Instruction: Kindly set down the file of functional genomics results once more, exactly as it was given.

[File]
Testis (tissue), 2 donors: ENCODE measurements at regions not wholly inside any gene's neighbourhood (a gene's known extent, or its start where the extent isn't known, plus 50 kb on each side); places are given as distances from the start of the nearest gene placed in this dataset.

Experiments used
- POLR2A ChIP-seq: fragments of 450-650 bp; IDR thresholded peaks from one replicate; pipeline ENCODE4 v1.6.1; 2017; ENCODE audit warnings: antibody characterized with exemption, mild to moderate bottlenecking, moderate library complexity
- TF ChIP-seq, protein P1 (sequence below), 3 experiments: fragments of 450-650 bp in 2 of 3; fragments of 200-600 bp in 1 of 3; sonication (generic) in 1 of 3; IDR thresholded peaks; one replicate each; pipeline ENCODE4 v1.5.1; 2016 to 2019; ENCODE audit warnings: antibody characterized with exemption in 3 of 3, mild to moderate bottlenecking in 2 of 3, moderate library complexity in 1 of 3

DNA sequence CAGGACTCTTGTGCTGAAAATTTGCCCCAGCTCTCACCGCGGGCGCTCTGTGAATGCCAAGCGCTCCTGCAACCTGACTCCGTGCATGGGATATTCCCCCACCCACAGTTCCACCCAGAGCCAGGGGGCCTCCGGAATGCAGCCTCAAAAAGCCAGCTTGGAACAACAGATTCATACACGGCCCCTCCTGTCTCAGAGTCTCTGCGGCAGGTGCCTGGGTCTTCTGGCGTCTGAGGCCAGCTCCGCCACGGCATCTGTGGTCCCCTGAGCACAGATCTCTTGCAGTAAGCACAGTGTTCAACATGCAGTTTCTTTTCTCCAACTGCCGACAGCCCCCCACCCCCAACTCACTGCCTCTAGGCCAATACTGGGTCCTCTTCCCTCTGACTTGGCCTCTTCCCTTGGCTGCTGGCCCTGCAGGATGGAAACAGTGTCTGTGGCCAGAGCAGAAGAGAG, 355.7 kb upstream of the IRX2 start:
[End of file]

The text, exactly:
Testis (tissue), 2 donors: ENCODE measurements at regions not wholly inside any gene's neighbourhood (a gene's known extent, or its start where the extent isn't known, plus 50 kb on each side); places are given as distances from the start of the nearest gene placed in this dataset.

Experiments used
- POLR2A ChIP-seq: fragments of 450-650 bp; IDR thresholded peaks from one replicate; pipeline ENCODE4 v1.6.1; 2017; ENCODE audit warnings: antibody characterized with exemption, mild to moderate bottlenecking, moderate library complexity
- TF ChIP-seq, protein P1 (sequence below), 3 experiments: fragments of 450-650 bp in 2 of 3; fragments of 200-600 bp in 1 of 3; sonication (generic) in 1 of 3; IDR thresholded peaks; one replicate each; pipeline ENCODE4 v1.5.1; 2016 to 2019; ENCODE audit warnings: antibody characterized with exemption in 3 of 3, mild to moderate bottlenecking in 2 of 3, moderate library complexity in 1 of 3

DNA sequence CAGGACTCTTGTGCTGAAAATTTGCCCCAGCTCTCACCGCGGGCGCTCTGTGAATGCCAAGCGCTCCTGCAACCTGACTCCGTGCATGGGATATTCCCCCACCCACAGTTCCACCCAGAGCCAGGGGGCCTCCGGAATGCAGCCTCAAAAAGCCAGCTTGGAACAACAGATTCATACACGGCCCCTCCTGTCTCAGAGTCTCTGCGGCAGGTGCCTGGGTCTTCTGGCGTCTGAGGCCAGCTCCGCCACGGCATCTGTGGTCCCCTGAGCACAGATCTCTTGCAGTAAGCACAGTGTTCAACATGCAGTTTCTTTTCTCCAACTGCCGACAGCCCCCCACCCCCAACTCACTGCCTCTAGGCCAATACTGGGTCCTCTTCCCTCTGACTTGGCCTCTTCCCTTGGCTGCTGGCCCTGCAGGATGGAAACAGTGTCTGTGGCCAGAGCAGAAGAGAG, 355.7 kb upstream of the IRX2 start: